To many American men it’s as simple as a great rack.
Tastes have changed over the years, to be sure.  In the early part of the twentieth century, women were shorter and rounder and, in fact, the “ideal” figure was that of an hourglass. The “flapper” ushered in a nearly non-existent  bosom which blossomed again during the depression, a time when appearing gaunt was possibly considered less than fashionable.
During WWII, woman may have been patriotic enough to give up their hose, but not enough to forfeit the sensual appeal of a seamed stocking. With a ruler, eyebrow pencil, and some ingenuity, they managed to suggest the illusion of a seam. (After all, isn’t sex appeal often only about illusion)?
In the fifties there were a sufficient number of “blonde bombshells” to combat the “June Cleaver” type but it was the sixties that left an indelible mark. Model Twiggy’s “little boy” look had a major effect upon how women would view their sexual appeal for years to come. For the first time, they did not desire the sophisticated look of French knots and ample cleavage. Instead, they aspired to look young and “waifish” even if it took anorexia and/or bulimia to achieve those goals. There’s a scene on the beach in the movie, Gidget where Gidget’s well endowed friends scoff at Gidget’s petite, boyish figure. Nowadays it’s likely that Gidget would be laughing at her friends, viewing them as “fat”.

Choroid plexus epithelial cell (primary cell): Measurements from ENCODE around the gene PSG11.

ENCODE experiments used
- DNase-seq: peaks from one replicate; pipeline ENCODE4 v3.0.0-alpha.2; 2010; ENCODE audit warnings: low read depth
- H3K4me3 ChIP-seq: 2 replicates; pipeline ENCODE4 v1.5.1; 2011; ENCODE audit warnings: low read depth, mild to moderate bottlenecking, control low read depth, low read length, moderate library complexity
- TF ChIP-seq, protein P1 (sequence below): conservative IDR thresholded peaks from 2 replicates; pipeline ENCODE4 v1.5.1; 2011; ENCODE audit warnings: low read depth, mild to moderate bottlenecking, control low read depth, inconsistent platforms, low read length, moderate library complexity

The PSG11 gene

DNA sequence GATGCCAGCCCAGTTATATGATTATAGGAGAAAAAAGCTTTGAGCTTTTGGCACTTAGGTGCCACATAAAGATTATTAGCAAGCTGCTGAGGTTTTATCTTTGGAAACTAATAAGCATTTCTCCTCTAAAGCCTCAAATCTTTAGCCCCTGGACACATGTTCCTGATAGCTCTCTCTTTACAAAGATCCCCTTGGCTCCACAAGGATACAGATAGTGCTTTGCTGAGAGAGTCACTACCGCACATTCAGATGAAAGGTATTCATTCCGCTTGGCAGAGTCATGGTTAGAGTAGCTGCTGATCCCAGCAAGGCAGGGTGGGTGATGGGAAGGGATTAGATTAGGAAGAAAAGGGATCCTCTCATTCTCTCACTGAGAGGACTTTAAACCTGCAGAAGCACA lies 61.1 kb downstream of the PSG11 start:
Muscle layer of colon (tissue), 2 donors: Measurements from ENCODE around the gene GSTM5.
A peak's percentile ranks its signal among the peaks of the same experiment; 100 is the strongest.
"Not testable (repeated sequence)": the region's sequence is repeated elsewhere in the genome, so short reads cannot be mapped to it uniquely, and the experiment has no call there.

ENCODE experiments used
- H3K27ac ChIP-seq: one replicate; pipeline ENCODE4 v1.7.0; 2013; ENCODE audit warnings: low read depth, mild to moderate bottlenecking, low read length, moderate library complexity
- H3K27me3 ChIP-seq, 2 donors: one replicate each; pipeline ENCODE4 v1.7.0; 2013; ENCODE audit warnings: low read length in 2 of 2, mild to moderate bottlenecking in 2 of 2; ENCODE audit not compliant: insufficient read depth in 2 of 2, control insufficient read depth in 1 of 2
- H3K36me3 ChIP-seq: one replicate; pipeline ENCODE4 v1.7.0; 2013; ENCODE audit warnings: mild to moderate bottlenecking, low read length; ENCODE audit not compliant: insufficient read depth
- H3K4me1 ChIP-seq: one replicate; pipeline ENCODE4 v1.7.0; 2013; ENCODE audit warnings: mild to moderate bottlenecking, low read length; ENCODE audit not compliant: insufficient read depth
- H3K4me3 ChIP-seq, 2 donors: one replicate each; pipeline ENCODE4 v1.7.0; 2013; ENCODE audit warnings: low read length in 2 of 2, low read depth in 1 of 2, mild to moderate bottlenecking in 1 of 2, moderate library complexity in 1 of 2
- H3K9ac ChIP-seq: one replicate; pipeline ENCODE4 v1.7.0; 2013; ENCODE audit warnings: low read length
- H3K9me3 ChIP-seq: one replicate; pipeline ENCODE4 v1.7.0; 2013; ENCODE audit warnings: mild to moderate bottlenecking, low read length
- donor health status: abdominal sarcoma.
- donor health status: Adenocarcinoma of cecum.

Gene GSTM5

I’ve compiled a list of  20 actresses who might be considered to be the sexiest for the times in which they lived. (I say “might” because, as mentioned, tastes are subjective).
These women stand out for having maintained their sexuality, either by creating their own styles or by bucking the trends of the times.
I intentionally omitted beauties such as: Carole Lombard, Claudette Colbert, Lauren Becall, Grace Kelly, Audrey Hepburn, Natalie Wood, Goldie Hawn, Demi Moore, Michelle Pfeiffer, and Jennifer Aniston, who, while they might be elegant, cute, or “girl-next-doorish” don’t necessarily exude sex. (Not to say that many men wouldn’t find them sexy or that women wouldn’t want to look like them. Audrey Hepburn is my personal favorite).